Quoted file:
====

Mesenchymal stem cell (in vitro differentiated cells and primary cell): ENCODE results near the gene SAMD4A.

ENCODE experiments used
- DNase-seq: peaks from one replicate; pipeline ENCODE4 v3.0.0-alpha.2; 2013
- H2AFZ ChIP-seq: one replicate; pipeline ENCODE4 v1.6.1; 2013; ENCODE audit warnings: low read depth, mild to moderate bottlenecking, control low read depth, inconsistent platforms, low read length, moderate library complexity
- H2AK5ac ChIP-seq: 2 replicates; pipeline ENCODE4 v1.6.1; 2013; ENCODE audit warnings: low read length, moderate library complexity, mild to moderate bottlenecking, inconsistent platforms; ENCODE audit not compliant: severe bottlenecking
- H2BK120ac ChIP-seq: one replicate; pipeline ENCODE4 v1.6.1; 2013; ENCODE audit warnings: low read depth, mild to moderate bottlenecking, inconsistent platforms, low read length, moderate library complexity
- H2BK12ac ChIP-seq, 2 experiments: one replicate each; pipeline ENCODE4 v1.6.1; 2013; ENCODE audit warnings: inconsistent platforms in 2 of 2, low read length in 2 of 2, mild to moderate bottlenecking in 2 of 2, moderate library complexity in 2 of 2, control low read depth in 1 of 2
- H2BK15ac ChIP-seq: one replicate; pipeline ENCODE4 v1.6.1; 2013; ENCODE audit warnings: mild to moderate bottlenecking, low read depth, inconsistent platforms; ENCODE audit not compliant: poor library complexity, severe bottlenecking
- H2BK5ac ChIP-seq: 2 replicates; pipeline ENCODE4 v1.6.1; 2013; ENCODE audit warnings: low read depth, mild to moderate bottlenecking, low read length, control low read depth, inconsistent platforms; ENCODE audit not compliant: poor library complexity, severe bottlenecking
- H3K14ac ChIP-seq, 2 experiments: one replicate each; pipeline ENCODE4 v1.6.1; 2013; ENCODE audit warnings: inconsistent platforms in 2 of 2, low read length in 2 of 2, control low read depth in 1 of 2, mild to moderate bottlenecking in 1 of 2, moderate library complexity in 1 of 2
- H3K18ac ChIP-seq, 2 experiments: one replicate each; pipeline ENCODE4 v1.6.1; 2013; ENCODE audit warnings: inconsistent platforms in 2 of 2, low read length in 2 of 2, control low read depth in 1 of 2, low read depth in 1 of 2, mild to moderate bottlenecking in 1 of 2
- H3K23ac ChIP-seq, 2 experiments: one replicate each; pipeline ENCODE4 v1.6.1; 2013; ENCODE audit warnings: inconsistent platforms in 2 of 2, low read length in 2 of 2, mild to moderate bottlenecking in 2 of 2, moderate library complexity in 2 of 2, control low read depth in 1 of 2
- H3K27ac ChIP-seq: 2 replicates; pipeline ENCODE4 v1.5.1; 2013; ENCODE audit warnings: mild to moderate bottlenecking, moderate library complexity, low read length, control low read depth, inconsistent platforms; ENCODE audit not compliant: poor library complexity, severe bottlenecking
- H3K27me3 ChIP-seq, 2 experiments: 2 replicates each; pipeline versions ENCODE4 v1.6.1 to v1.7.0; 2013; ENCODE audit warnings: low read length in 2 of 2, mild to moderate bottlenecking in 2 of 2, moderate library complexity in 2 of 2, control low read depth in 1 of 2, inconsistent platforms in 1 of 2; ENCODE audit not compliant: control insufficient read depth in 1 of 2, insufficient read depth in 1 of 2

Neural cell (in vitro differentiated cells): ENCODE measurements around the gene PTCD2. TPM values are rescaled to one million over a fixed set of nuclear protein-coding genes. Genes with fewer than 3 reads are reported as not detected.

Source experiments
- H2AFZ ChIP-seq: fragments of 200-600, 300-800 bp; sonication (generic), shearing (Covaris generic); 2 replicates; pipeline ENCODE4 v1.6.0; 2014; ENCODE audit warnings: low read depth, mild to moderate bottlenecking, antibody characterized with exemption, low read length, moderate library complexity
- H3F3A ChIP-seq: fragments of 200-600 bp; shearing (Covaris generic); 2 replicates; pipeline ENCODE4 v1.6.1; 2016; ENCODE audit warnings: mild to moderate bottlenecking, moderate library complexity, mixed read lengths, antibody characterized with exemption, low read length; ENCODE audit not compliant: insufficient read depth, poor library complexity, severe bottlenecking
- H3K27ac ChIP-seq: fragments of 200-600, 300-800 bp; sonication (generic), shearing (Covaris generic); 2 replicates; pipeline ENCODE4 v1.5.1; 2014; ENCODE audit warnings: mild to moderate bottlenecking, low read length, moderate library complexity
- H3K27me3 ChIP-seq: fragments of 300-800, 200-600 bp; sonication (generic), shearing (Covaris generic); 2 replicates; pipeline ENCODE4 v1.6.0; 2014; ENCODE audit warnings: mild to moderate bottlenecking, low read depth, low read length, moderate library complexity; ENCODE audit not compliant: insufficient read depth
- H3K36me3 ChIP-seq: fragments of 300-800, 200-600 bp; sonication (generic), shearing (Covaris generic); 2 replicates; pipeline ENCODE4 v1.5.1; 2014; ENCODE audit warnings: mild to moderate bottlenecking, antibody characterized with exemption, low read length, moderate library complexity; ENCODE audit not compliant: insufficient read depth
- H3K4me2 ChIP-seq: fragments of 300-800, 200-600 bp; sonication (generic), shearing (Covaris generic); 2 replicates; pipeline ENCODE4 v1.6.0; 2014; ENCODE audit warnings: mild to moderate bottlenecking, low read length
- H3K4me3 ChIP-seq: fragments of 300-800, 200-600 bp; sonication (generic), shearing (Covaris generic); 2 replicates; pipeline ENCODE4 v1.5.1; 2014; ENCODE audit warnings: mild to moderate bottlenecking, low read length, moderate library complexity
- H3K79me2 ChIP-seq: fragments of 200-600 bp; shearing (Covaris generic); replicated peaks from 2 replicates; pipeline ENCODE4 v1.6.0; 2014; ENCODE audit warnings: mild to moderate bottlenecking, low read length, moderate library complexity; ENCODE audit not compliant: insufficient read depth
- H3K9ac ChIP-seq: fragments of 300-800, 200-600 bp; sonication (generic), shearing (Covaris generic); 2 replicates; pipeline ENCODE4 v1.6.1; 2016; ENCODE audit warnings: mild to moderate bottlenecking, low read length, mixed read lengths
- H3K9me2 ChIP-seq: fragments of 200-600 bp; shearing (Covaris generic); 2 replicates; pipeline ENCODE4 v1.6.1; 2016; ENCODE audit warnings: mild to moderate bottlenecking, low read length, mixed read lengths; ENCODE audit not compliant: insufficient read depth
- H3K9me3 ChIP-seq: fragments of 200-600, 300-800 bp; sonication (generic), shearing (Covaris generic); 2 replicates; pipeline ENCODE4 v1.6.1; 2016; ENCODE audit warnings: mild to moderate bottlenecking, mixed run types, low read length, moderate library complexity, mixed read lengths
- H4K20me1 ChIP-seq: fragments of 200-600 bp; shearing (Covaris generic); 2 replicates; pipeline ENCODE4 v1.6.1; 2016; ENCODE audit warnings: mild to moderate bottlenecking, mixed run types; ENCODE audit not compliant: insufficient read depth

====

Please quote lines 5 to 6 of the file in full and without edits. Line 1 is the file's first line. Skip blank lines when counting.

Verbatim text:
- H2AK5ac ChIP-seq: 2 replicates; pipeline ENCODE4 v1.6.1; 2013; ENCODE audit warnings: low read length, moderate library complexity, mild to moderate bottlenecking, inconsistent platforms; ENCODE audit not compliant: severe bottlenecking
- H2BK120ac ChIP-seq: one replicate; pipeline ENCODE4 v1.6.1; 2013; ENCODE audit warnings: low read depth, mild to moderate bottlenecking, inconsistent platforms, low read length, moderate library complexity